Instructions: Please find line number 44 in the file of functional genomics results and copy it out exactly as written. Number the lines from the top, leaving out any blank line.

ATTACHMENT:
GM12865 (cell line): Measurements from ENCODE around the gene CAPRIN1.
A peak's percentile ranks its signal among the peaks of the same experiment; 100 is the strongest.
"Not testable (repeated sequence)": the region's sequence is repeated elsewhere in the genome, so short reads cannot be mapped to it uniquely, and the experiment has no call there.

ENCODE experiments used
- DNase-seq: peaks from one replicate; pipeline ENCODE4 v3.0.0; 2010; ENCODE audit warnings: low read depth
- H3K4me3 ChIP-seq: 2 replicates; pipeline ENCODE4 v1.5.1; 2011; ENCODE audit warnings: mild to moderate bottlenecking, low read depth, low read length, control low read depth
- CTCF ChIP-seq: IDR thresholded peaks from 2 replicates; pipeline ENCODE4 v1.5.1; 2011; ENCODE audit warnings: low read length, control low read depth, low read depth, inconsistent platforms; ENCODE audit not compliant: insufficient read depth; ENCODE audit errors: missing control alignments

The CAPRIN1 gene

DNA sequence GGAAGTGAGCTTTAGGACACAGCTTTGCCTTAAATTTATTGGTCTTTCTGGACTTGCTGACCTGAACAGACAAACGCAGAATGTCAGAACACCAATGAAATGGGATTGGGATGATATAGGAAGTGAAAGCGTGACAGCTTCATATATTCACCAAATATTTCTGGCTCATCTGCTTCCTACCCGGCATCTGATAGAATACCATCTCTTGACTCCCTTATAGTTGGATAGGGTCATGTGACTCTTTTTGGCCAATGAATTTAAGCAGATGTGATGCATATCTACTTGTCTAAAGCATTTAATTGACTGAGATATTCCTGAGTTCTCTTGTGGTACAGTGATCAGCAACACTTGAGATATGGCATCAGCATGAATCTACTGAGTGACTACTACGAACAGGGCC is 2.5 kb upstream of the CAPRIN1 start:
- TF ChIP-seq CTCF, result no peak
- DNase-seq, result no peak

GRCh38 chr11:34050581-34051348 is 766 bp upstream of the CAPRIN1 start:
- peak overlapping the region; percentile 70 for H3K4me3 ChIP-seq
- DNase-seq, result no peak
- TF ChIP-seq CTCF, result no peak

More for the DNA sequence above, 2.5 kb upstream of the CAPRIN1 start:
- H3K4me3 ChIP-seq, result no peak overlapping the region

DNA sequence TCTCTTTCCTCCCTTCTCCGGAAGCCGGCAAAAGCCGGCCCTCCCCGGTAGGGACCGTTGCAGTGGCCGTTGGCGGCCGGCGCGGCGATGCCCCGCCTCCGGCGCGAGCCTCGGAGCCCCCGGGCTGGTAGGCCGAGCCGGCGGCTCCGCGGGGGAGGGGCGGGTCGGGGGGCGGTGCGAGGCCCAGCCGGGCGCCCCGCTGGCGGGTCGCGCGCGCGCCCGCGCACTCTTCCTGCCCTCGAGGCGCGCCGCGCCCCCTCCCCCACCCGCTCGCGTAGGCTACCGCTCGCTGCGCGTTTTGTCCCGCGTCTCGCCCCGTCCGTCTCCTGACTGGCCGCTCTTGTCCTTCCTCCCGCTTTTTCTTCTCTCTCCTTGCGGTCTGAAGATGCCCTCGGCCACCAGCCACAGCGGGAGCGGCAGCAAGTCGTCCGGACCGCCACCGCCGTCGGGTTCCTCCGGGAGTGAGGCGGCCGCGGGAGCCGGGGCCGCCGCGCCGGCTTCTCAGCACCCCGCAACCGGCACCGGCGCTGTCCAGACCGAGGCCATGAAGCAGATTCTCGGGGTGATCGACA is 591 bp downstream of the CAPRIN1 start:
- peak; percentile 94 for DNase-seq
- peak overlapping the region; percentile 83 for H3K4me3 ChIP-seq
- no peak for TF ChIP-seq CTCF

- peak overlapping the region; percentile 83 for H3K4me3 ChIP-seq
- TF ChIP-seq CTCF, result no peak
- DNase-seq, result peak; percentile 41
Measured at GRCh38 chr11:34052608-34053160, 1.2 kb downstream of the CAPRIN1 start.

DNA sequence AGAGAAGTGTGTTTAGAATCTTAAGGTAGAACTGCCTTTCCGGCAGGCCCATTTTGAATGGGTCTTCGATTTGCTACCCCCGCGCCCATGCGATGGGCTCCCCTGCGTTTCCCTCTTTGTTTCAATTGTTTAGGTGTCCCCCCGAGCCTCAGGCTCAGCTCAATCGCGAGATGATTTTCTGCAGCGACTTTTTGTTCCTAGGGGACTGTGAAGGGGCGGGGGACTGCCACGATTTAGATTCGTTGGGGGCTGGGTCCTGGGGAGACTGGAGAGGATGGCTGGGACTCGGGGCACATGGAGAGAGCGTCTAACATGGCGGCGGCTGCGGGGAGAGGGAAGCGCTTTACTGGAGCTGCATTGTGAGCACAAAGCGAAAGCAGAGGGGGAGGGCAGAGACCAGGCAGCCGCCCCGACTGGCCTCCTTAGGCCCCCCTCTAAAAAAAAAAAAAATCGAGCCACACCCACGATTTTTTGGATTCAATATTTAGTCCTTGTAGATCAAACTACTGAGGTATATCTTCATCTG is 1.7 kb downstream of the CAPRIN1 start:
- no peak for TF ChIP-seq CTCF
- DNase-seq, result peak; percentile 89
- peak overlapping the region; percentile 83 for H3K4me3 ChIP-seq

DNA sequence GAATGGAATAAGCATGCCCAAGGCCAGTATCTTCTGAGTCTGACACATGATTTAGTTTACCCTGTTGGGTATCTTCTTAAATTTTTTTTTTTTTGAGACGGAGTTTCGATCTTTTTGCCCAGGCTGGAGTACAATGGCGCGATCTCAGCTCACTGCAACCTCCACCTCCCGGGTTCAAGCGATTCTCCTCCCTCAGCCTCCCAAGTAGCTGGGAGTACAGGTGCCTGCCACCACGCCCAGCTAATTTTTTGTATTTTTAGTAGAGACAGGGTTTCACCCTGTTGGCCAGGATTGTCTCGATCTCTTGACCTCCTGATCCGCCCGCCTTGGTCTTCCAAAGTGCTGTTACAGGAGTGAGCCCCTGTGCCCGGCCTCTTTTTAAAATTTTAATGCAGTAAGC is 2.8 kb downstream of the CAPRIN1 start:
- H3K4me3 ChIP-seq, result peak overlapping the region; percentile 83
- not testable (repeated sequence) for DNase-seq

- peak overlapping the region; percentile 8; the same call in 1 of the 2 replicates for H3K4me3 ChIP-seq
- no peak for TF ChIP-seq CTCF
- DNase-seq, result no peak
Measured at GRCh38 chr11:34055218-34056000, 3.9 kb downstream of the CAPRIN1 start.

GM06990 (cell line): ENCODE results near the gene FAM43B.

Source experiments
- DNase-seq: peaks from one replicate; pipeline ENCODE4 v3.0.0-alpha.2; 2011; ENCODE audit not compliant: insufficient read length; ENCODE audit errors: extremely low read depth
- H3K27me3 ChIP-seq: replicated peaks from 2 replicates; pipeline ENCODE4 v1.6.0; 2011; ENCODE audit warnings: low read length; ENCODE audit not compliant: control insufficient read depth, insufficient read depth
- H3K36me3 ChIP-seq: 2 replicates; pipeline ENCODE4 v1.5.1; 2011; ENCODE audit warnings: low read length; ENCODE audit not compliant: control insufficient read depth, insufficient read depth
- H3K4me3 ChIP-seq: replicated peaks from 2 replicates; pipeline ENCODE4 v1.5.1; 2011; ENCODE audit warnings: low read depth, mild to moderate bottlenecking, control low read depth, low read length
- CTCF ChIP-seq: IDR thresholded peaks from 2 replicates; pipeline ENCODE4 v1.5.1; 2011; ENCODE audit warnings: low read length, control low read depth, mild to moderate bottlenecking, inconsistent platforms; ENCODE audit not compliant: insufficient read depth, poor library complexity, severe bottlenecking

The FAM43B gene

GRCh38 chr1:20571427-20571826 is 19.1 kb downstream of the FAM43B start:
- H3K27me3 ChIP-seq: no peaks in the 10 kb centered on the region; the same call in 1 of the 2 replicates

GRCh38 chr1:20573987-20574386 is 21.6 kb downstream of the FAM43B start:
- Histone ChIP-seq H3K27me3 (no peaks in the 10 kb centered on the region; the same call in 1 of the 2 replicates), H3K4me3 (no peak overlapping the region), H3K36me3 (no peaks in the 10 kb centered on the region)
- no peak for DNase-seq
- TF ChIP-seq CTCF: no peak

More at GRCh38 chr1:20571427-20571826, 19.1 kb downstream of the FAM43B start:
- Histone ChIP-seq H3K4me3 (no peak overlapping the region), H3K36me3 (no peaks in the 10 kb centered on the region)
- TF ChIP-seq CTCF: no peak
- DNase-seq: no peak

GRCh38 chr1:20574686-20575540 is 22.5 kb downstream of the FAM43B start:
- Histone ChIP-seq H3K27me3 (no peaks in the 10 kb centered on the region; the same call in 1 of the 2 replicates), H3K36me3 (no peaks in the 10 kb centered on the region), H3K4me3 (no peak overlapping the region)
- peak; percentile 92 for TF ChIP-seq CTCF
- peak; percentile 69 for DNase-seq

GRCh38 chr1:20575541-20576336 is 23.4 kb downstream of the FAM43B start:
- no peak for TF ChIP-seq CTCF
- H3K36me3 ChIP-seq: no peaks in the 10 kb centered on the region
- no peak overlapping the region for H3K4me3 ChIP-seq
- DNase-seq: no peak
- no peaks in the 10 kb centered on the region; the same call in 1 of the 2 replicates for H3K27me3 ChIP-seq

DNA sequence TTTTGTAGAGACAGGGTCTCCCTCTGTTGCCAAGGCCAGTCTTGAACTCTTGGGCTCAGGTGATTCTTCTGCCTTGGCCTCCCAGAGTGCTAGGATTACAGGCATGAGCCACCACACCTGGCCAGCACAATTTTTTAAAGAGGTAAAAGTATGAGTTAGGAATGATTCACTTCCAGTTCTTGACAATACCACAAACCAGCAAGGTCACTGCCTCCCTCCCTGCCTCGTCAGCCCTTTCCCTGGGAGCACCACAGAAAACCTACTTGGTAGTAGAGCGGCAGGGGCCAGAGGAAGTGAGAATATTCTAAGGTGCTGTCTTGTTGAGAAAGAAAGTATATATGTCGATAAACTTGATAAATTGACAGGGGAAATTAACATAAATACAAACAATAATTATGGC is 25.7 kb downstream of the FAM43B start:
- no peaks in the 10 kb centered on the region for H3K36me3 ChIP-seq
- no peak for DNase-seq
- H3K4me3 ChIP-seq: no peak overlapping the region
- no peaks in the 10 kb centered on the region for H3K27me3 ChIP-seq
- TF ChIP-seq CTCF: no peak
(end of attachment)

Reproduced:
The FAM43B gene